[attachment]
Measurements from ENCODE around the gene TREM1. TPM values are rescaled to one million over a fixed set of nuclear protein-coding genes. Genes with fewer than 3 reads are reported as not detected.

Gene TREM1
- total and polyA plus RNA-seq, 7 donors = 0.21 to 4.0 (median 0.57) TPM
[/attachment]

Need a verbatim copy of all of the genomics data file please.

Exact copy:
Measurements from ENCODE around the gene TREM1. TPM values are rescaled to one million over a fixed set of nuclear protein-coding genes. Genes with fewer than 3 reads are reported as not detected.

Gene TREM1
- total and polyA plus RNA-seq, 7 donors = 0.21 to 4.0 (median 0.57) TPM